“The Gateway,” by Peter King and Marni Jaime, 1995, Stonehaus Pottery. Permanent collection.
Annmarie Sculpture Garden & Arts Center is located near Solomons, Maryland, where the Patuxent River meets the Chesapeake Bay.
The sculpture garden features a short walking path that meanders through the woods past a variety of sculpture, including over thirty works on loan from the Smithsonian Institution and the National Gallery of Art.
“After lyengar,” Robert Engman, Hirshhorn Museum and Sculpture Garden
In 1991, Francis and Ann M. Koenig donated this property to Calvert County with the intention that it be developed into a sculpture garden. Over the next decade, their dream took shape as six works of art were installed on the 30 acre property. These diverse pieces are fully integrated into the natural setting of the garden and provide the opportunity to develop an appreciation for the seasonal changes inherent in outdoor art.
“Standing Nude,” Nelli Bar, date unk, Hirshhorn Museum and Sculpture Garden
“Girl with Braids,” 1950, Hirshhorn Museum and Sculpture Garden
In addition to the sculpture, the walking paths were created and the allies, or hallways, were cleared. The lovely allies allow visitors to look across Annmarie and have created areas for the installation of sculpture. In 2003, Annmarie became a member of the Smithsonian Institution’s Affiliations Program. This program has allowed the Garden to borrow more than twenty-five pieces of sculpture form the Smithsonian’s Hirshhorn Museum & Sculpture Garden. In 2008, the Arts Building and the Studio School opened, allowing Annmarie to dramatically expand its programs and activities.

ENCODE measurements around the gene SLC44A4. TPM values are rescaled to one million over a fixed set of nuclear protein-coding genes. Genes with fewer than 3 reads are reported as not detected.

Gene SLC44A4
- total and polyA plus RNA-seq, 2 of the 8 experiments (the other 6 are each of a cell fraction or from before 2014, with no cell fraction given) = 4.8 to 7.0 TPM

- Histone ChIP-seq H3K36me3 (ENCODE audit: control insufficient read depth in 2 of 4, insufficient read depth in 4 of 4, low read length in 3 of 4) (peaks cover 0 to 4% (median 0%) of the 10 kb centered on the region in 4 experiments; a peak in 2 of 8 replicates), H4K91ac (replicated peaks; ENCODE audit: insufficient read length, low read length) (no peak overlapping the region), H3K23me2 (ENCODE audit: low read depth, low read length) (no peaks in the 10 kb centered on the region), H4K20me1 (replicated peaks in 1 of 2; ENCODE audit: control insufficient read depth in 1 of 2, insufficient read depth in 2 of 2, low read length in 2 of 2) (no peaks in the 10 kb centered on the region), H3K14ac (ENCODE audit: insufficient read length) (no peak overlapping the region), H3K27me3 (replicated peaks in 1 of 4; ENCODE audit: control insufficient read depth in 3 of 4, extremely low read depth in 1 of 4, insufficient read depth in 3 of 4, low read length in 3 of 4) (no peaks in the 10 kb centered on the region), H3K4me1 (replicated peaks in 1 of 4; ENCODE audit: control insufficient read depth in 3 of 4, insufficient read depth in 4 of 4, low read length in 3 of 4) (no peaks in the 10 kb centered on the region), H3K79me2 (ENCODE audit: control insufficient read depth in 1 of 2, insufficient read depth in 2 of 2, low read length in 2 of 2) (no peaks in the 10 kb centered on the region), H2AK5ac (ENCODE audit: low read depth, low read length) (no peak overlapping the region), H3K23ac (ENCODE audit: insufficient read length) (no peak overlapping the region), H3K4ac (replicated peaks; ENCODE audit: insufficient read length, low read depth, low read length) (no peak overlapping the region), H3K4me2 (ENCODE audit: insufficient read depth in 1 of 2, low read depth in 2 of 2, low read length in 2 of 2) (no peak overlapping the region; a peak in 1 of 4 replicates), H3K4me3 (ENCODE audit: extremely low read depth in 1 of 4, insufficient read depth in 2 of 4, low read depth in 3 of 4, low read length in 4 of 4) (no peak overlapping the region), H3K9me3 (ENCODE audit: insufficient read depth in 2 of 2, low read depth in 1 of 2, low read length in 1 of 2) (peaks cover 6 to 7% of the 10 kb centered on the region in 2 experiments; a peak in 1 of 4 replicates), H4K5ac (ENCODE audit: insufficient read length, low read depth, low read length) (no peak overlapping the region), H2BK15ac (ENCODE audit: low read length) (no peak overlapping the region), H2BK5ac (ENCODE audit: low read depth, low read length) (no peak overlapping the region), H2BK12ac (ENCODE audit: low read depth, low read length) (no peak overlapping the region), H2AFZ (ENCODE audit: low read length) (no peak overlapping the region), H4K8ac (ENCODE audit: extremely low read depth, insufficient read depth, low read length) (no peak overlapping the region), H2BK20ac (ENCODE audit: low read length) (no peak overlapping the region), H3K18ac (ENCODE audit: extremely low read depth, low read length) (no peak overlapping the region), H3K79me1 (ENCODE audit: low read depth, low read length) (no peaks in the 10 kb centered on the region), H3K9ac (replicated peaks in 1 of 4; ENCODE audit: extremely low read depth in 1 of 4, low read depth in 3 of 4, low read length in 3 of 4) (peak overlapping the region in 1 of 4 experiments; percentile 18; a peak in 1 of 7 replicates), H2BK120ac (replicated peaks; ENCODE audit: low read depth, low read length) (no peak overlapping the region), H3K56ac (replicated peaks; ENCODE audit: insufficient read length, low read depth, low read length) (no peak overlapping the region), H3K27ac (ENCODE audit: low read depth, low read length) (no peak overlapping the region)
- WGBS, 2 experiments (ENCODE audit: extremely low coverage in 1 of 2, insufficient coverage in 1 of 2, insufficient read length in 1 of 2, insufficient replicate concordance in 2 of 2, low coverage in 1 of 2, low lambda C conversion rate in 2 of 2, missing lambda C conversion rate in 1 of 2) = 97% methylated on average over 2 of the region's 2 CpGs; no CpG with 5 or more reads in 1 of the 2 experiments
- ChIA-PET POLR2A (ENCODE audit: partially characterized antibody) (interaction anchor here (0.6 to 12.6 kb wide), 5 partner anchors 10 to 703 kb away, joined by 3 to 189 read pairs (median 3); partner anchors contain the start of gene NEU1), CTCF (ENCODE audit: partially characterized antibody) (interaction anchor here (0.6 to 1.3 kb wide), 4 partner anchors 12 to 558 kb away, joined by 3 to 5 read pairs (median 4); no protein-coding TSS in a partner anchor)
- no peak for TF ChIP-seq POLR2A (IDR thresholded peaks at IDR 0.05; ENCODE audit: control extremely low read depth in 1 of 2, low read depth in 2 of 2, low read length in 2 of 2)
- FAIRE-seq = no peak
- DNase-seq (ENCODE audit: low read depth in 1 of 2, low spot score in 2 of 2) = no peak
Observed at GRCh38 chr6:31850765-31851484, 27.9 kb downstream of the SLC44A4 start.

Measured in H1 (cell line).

The Hirshhorn Museum has loaned six of its collection to the Annmarie Gardens, which are displayed along the “Woman’s Walk.” This selection of bronze female figures celebrate the female form and the female experience. As stated in the guide, this “evocative collection affords the opportunity to reflect upon significant women in your life.” The sculptures are beautiful.
Many of the exhibits are whimsical, such as the birdhouse to the left, and the ironic sign to the right. In addition, there were gnomes and fairy houses displayed — all very fun for kids and adults alike. Annmarie is committed to connecting people to art and nature.
My favorite painting form the Cosmos exhibit and I completely forgot to note the artist, title, etc. My apologies to the artist!
After strolling through the park, make sure you take a few minutes to enjoy the art exhibits. While we were there, the “Cosmos: Imagining the Universe” exhibit was still up, and we enjoyed the exhibit immensely! This exhibit runs from 13 February through 26 July. This exhibit consists of more than 50 works inspired by views of space, the universe, planets and other worlds beyond and explores the connection between science and art.
Annmarie Gardens is close to Solomon’s Island, a quaint town and a nice place to stop for lunch or dinner. We enjoyed a relaxed lunch on the Patuxent River waterfront at the Solomons Pier restaurant, enjoying a burger, a most excellent crab cake sandwich, Maryland crab soup, and the blackened rockfish gyro.